The After-Hours program maintains around 50 students per year. Despite the relatively large number, Elizalde is seen as the mother hen of the bunch. She often checks up on them—whether it’s dance-related or academics-related—and develops close relationships with all her students. The studio really is one big family, and Elizalde says that this kind of guidance is needed for younger artists to be able to discipline themselves and to discern their futures.

Photo by COURTESY OF AMERICAN BALLET THEATER.

Learning holistically through art

Although it’s said that people are either left-brained or right-brained, Elizalde and Duarte ascertain art is for everybody because it isn’t just a form of self-expression. Art is a way to develop holistically. Elizalde said most of the CENTEX-STEPS scholars are those who win academic awards.

“You know art is so important in a child’s life because everybody needs their outlet [so] they could express themselves—painting, music, dance, movement—these are all wonderful ways [through] which children can express and say what they want to say in different ways,” Elizalde said.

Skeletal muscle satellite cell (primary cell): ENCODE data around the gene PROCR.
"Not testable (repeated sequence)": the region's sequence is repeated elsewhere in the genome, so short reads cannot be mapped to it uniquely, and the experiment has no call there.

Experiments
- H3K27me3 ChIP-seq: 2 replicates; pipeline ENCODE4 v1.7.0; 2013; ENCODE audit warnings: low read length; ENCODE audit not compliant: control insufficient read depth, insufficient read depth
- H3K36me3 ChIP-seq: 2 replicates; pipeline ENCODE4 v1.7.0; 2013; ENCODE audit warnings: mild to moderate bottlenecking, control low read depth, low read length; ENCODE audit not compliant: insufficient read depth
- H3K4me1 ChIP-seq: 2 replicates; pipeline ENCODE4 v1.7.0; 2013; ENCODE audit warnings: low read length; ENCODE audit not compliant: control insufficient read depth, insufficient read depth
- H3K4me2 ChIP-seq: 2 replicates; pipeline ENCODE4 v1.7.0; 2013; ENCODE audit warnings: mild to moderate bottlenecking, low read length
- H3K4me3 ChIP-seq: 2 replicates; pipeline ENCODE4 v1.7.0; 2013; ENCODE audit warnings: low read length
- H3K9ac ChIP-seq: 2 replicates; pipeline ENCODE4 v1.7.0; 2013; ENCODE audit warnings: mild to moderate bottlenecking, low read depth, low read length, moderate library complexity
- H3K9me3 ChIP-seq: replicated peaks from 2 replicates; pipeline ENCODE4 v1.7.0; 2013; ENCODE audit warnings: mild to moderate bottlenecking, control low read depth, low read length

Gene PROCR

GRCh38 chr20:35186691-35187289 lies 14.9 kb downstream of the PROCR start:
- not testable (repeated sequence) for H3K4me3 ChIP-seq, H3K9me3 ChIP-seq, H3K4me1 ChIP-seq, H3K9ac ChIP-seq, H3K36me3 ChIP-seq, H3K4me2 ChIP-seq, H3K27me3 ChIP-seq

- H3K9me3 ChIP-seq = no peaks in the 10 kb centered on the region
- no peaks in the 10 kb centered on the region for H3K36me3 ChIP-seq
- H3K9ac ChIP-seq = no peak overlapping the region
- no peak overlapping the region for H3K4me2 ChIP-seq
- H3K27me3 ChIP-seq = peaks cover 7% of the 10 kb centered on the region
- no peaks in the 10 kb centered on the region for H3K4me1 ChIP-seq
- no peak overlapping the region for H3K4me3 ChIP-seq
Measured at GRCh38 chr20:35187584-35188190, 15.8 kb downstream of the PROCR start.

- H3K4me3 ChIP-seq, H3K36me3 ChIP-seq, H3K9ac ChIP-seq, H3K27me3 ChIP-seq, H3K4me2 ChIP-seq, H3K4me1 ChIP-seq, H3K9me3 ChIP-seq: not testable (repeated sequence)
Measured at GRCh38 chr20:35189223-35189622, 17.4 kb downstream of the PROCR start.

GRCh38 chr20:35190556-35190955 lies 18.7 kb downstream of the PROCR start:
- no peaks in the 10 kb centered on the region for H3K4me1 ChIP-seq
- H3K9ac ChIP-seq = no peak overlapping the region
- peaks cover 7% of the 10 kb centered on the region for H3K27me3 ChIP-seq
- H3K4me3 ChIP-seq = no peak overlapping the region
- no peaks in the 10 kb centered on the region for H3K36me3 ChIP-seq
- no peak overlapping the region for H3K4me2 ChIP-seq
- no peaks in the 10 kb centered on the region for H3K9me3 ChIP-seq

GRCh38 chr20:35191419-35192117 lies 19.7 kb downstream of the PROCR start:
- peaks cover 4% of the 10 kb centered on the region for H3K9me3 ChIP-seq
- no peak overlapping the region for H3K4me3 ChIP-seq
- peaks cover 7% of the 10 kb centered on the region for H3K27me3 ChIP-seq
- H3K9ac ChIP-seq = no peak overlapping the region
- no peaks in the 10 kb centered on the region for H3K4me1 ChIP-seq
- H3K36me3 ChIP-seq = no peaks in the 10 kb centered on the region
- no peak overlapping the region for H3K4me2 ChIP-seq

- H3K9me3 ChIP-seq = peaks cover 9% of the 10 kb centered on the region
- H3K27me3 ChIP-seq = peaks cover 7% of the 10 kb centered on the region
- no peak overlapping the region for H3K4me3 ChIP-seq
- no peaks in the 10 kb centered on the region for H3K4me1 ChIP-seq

“I think both disciplines go hand in hand [dance and academics]. It just makes them higher achievers,” she added. Thus, immersing in art doesn't just help students awaken their creative senses but it hones other important life skills, too. 

Photo by COURTESY OF VISIONS AND EXPRESSIONS.

Engaging in cultural dialogue 

“It’s always good to see what other people are doing. So when we bring in artists like this it allows the local audiences to see what these companies are doing and it gives them a vision of what they can strive for, or they might even say ‘hey we’re doing okay,’” Elizalde said. “It just gives them a benchmark, and it’s always good to do an exchange. Always good to be exposed, always good to do an exchange—it’s healthy and it's educational.”

When asked about her opinion on the current state of the local art scene, Elizalde said it has become “more progressive” because of the influx of newer, fresher dance companies. As in all industries, though, there is always room for inspiration. Thus, looking to other countries could refresh artists and expand their horizons.